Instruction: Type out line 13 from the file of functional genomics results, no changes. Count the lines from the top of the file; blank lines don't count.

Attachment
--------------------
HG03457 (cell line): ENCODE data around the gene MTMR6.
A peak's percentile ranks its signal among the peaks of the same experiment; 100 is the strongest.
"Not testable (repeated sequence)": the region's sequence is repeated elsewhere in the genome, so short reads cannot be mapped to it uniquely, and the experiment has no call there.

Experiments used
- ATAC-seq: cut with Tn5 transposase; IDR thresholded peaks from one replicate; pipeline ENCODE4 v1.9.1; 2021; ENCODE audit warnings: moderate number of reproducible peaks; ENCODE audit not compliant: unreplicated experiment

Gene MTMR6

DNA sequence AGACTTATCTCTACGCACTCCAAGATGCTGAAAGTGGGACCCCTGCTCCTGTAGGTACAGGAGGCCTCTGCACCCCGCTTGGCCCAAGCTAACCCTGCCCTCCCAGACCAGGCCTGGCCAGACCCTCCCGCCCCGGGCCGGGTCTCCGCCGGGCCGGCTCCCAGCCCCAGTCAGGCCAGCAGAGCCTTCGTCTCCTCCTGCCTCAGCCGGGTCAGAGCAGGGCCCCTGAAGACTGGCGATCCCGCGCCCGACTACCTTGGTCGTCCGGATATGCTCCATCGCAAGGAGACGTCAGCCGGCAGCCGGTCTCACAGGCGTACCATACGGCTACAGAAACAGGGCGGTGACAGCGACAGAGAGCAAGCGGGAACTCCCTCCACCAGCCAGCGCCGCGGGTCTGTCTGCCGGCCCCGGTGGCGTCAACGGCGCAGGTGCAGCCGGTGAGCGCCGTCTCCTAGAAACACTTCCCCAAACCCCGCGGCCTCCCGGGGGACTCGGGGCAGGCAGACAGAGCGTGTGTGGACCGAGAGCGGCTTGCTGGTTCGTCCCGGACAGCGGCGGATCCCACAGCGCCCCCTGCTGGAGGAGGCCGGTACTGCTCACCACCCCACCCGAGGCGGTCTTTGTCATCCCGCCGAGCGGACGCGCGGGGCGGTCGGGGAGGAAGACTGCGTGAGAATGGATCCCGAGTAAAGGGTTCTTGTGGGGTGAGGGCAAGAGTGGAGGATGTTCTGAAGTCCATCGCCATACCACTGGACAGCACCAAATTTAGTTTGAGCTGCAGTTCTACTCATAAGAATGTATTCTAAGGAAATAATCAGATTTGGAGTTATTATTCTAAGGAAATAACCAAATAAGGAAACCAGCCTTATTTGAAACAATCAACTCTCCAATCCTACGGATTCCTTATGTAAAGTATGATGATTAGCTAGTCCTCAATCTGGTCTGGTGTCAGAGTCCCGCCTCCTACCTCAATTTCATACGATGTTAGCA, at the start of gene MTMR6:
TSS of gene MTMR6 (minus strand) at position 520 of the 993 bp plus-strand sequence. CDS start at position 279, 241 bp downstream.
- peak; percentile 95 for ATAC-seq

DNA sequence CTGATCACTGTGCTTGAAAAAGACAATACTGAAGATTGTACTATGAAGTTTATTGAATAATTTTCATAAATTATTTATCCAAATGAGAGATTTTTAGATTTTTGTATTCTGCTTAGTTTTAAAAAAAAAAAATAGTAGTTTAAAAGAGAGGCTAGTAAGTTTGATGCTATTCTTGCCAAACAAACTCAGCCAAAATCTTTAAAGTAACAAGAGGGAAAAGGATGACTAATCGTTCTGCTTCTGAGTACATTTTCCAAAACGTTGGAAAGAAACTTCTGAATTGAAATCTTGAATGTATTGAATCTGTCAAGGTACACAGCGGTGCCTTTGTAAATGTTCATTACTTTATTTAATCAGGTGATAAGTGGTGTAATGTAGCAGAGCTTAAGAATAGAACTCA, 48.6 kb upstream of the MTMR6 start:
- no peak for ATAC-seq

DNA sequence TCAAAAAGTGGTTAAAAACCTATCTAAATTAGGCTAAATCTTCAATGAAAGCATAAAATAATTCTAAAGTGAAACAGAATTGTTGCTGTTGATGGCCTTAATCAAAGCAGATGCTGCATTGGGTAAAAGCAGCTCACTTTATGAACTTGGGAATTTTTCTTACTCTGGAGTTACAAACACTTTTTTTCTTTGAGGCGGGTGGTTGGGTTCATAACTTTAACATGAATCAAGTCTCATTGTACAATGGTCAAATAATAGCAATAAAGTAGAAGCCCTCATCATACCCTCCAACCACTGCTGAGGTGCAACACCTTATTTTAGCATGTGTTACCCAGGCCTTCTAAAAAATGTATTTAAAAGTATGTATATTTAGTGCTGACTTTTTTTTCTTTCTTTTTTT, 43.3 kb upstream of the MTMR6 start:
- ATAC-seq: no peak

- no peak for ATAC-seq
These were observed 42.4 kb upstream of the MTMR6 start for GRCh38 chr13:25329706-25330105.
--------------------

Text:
- ATAC-seq: no peak